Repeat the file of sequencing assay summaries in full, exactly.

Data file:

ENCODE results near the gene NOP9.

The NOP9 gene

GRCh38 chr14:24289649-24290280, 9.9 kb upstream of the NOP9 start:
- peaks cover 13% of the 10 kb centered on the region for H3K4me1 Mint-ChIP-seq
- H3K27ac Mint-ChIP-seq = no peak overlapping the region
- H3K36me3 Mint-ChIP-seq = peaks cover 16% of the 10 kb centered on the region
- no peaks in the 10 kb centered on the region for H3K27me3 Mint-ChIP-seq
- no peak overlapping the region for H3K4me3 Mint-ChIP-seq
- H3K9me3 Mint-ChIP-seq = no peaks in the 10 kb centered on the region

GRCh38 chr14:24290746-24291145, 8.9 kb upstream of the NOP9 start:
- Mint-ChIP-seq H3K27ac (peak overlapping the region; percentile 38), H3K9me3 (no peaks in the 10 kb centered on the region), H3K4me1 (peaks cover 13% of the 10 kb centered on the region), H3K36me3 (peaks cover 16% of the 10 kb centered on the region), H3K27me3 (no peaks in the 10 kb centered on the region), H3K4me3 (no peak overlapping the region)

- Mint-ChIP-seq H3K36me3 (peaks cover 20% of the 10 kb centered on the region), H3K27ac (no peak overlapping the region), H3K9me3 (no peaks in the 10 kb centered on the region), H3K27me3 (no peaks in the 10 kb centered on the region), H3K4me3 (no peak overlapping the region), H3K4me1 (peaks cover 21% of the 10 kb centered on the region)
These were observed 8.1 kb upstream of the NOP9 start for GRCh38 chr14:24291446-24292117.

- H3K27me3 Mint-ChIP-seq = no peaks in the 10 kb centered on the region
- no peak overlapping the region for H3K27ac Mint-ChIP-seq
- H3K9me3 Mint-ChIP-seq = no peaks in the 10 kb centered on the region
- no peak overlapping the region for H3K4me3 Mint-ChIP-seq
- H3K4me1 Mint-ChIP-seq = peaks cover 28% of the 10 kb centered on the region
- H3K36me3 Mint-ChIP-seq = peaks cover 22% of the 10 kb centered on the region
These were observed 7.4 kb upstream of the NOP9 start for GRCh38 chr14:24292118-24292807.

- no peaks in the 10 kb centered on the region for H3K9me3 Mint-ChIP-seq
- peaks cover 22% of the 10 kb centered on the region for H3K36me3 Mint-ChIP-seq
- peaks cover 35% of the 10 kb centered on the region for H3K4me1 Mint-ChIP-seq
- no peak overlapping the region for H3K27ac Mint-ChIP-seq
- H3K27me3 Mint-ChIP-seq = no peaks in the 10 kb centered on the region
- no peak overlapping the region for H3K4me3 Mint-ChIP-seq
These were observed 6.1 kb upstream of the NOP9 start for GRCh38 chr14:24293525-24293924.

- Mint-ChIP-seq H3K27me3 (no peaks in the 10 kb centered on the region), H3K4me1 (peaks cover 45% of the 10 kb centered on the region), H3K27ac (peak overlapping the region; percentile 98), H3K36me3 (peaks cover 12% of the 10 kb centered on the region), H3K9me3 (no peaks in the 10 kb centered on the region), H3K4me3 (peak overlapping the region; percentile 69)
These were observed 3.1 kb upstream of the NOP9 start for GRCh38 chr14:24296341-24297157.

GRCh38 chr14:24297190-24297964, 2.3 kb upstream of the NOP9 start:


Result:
ENCODE results near the gene NOP9.

The NOP9 gene

GRCh38 chr14:24289649-24290280, 9.9 kb upstream of the NOP9 start:
- peaks cover 13% of the 10 kb centered on the region for H3K4me1 Mint-ChIP-seq
- H3K27ac Mint-ChIP-seq = no peak overlapping the region
- H3K36me3 Mint-ChIP-seq = peaks cover 16% of the 10 kb centered on the region
- no peaks in the 10 kb centered on the region for H3K27me3 Mint-ChIP-seq
- no peak overlapping the region for H3K4me3 Mint-ChIP-seq
- H3K9me3 Mint-ChIP-seq = no peaks in the 10 kb centered on the region

GRCh38 chr14:24290746-24291145, 8.9 kb upstream of the NOP9 start:
- Mint-ChIP-seq H3K27ac (peak overlapping the region; percentile 38), H3K9me3 (no peaks in the 10 kb centered on the region), H3K4me1 (peaks cover 13% of the 10 kb centered on the region), H3K36me3 (peaks cover 16% of the 10 kb centered on the region), H3K27me3 (no peaks in the 10 kb centered on the region), H3K4me3 (no peak overlapping the region)

- Mint-ChIP-seq H3K36me3 (peaks cover 20% of the 10 kb centered on the region), H3K27ac (no peak overlapping the region), H3K9me3 (no peaks in the 10 kb centered on the region), H3K27me3 (no peaks in the 10 kb centered on the region), H3K4me3 (no peak overlapping the region), H3K4me1 (peaks cover 21% of the 10 kb centered on the region)
These were observed 8.1 kb upstream of the NOP9 start for GRCh38 chr14:24291446-24292117.

- H3K27me3 Mint-ChIP-seq = no peaks in the 10 kb centered on the region
- no peak overlapping the region for H3K27ac Mint-ChIP-seq
- H3K9me3 Mint-ChIP-seq = no peaks in the 10 kb centered on the region
- no peak overlapping the region for H3K4me3 Mint-ChIP-seq
- H3K4me1 Mint-ChIP-seq = peaks cover 28% of the 10 kb centered on the region
- H3K36me3 Mint-ChIP-seq = peaks cover 22% of the 10 kb centered on the region
These were observed 7.4 kb upstream of the NOP9 start for GRCh38 chr14:24292118-24292807.

- no peaks in the 10 kb centered on the region for H3K9me3 Mint-ChIP-seq
- peaks cover 22% of the 10 kb centered on the region for H3K36me3 Mint-ChIP-seq
- peaks cover 35% of the 10 kb centered on the region for H3K4me1 Mint-ChIP-seq
- no peak overlapping the region for H3K27ac Mint-ChIP-seq
- H3K27me3 Mint-ChIP-seq = no peaks in the 10 kb centered on the region
- no peak overlapping the region for H3K4me3 Mint-ChIP-seq
These were observed 6.1 kb upstream of the NOP9 start for GRCh38 chr14:24293525-24293924.

- Mint-ChIP-seq H3K27me3 (no peaks in the 10 kb centered on the region), H3K4me1 (peaks cover 45% of the 10 kb centered on the region), H3K27ac (peak overlapping the region; percentile 98), H3K36me3 (peaks cover 12% of the 10 kb centered on the region), H3K9me3 (no peaks in the 10 kb centered on the region), H3K4me3 (peak overlapping the region; percentile 69)
These were observed 3.1 kb upstream of the NOP9 start for GRCh38 chr14:24296341-24297157.

GRCh38 chr14:24297190-24297964, 2.3 kb upstream of the NOP9 start: